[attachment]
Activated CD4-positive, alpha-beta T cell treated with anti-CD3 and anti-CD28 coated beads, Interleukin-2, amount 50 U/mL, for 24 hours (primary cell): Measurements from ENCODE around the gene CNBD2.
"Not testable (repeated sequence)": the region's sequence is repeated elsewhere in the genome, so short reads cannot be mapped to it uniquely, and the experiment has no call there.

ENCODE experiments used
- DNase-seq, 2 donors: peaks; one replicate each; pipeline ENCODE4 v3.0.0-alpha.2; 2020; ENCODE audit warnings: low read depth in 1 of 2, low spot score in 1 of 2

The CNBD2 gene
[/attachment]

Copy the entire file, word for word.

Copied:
Activated CD4-positive, alpha-beta T cell treated with anti-CD3 and anti-CD28 coated beads, Interleukin-2, amount 50 U/mL, for 24 hours (primary cell): Measurements from ENCODE around the gene CNBD2.
"Not testable (repeated sequence)": the region's sequence is repeated elsewhere in the genome, so short reads cannot be mapped to it uniquely, and the experiment has no call there.

ENCODE experiments used
- DNase-seq, 2 donors: peaks; one replicate each; pipeline ENCODE4 v3.0.0-alpha.2; 2020; ENCODE audit warnings: low read depth in 1 of 2, low spot score in 1 of 2

The CNBD2 gene